Friday, February 26, 2010

UEST: Before statehood.

UEST: Before statehood.
APPRAISER: Before statehood. You brought this piece to be appraised, which was your mother's.
GUEST: Oh, yeah, she was a collector of jewelry and this was a fabulous piece she had. She told me it came from Siberia.
APPRAISER: What was your mother doing in Siberia?
GUEST: Well, as a teenager, she was... with my father at the time, and they were traveling the world on their expedition to create world peace.
GUEST: They stayed with families in each country and in Siberia, they stayed with a nice family there, and on departure, they dug this up from where they were hiding their precious things, so they gave this to Mom.
APPRAISER: I looked at the bracelet very carefully. I know that you asked me, "Is it 14-karat or 18-karat?" but obviously you knew it was gold. I tested it with jeweler's acid, which is how we can do it when it's not marked, and it is solid 18-karat gold and quite substantial. And heavy.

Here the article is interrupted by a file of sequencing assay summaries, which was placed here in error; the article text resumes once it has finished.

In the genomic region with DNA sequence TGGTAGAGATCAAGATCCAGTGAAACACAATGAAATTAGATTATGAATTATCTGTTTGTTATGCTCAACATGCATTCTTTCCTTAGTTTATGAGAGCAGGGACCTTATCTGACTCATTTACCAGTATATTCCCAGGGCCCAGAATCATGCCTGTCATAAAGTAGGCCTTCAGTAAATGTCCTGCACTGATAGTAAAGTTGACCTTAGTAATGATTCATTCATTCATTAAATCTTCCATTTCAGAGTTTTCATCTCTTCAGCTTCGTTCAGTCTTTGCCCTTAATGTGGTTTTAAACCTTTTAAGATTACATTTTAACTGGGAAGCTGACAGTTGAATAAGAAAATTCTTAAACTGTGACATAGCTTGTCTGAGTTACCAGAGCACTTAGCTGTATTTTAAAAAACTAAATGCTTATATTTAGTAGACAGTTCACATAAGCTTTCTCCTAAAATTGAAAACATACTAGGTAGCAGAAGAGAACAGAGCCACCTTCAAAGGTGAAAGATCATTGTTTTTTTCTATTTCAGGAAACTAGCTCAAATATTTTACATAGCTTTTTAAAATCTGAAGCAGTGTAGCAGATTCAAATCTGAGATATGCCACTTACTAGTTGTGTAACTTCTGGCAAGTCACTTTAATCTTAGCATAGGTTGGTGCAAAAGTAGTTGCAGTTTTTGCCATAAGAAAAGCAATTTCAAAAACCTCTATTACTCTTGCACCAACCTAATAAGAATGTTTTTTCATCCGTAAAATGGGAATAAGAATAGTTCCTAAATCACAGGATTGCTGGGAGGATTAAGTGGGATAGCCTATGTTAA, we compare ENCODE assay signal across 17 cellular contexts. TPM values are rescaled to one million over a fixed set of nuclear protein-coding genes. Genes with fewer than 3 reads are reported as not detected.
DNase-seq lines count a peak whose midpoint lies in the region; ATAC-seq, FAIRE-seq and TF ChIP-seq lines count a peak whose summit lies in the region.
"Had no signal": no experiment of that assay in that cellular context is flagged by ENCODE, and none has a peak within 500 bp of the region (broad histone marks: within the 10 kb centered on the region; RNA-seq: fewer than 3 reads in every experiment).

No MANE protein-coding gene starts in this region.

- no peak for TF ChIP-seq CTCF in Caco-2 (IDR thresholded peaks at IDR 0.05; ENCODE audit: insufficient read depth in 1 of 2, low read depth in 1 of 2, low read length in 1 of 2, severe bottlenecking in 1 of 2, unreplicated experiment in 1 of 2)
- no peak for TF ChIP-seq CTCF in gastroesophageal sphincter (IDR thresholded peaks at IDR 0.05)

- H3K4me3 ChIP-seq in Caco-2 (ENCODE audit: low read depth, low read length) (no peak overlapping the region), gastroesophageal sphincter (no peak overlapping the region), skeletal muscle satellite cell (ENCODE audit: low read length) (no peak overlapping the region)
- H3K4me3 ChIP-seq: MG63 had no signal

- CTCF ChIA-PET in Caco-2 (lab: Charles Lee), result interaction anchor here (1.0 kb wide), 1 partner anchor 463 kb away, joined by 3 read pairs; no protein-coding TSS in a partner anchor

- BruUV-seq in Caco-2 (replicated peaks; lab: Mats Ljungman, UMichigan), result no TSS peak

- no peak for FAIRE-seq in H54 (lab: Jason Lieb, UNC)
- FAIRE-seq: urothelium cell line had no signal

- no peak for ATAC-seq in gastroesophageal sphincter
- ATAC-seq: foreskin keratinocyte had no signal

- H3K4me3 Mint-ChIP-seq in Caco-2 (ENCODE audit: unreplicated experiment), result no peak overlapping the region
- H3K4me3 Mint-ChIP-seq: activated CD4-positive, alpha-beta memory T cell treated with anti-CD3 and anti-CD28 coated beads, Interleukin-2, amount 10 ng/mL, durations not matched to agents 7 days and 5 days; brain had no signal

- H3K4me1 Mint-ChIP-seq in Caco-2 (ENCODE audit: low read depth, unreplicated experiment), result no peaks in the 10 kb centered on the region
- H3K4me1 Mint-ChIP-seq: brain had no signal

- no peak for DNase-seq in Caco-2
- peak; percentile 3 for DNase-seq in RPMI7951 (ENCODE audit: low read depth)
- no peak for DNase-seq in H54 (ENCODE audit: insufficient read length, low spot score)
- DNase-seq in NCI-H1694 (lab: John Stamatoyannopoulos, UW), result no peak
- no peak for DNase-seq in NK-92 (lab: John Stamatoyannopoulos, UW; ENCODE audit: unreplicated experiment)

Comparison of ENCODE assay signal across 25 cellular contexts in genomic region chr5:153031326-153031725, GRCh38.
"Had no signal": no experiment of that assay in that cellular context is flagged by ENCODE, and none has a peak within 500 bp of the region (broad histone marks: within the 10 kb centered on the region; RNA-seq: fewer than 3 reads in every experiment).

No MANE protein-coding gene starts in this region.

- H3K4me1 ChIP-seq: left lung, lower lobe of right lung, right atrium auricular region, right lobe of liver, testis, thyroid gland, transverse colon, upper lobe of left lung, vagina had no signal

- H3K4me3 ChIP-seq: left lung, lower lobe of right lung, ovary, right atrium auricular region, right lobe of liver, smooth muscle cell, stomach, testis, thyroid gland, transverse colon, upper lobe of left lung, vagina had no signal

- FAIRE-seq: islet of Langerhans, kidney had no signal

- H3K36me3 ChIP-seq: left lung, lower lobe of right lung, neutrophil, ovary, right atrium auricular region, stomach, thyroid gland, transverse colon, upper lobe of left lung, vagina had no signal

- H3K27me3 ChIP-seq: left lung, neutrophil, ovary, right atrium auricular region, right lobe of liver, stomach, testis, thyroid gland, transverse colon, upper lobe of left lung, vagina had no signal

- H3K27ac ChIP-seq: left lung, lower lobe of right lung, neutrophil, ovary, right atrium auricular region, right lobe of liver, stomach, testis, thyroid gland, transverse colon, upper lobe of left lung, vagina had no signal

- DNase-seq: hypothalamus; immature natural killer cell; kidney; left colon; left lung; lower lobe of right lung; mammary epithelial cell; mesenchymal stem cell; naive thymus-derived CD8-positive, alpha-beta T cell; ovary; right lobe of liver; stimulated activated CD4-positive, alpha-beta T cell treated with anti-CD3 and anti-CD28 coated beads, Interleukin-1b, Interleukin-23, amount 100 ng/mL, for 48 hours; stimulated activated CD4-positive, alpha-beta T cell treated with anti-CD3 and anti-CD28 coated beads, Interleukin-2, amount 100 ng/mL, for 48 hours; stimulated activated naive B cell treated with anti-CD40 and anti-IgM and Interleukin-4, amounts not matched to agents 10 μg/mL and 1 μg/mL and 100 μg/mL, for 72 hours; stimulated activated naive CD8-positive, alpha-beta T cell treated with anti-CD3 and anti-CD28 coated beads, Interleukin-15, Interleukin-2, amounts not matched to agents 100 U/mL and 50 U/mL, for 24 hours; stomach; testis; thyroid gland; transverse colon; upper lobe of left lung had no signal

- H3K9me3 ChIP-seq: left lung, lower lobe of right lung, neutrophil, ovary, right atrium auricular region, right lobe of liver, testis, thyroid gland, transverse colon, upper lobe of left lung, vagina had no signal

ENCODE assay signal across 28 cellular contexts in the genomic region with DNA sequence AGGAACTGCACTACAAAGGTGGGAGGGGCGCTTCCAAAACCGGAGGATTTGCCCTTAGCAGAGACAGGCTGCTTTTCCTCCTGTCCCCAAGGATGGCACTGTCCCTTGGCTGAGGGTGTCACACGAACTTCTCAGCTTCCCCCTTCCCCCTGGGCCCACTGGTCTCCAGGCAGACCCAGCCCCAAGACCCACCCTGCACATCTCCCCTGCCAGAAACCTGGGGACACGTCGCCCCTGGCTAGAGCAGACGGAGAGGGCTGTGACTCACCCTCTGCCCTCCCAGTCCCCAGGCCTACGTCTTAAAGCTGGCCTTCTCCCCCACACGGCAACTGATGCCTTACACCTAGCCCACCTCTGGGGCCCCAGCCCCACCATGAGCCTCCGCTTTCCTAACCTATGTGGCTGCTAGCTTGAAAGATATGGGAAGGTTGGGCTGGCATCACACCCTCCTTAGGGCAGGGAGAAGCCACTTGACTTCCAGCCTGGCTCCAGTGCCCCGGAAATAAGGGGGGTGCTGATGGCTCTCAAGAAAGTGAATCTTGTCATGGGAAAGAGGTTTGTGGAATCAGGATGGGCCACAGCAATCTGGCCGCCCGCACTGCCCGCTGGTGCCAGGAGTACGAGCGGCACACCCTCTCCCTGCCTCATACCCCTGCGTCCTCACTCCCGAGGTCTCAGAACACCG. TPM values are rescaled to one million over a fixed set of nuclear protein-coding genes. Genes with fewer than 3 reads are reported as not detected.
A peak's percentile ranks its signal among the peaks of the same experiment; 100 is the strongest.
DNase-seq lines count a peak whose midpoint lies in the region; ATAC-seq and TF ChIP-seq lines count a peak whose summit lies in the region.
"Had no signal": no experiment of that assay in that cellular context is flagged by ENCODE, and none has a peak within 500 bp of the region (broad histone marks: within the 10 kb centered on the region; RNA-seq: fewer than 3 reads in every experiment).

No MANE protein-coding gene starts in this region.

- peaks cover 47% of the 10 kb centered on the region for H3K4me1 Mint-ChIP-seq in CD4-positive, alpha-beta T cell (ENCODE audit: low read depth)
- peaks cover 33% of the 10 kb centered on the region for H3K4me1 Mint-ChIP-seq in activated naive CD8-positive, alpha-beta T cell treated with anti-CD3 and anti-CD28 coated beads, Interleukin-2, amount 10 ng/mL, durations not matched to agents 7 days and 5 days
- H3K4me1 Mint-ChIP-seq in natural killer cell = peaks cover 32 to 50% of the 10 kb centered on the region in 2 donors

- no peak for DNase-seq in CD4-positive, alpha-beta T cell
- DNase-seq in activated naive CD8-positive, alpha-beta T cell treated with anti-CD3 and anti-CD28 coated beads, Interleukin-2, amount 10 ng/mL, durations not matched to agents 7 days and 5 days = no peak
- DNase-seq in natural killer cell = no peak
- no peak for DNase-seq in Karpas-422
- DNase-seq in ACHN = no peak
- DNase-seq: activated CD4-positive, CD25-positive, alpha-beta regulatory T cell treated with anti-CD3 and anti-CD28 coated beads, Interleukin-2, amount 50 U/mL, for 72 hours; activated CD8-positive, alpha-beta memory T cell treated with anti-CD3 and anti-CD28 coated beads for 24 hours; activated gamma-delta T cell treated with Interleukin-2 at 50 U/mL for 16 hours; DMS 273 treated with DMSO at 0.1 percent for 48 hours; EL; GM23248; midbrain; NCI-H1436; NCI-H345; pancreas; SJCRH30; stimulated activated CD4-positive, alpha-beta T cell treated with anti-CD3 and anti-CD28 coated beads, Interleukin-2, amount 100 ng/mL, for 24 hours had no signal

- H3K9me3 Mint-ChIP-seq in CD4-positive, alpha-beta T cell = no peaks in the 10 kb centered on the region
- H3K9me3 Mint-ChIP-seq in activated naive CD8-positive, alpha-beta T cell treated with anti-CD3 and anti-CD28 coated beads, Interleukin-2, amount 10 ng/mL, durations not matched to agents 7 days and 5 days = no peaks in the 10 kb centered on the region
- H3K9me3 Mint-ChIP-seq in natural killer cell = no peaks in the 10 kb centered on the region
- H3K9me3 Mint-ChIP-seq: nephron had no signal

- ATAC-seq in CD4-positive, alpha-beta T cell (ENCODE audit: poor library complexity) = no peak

GUEST: The weight, yes.
APPRAISER: I don't have a scale that goes this high for gold. I would say it's at least a quarter of a pound of 18-karat gold, but the work is extraordinary. I also poured over this bracelet, looking for a Russian mark. I wanted to see some kind of mark. There's absolutely nothing on it to indicate a country of origin, which is not unusual in antique jewelry. They just didn't always mark things. And you have to judge the pieces on their merit. This is what would be call

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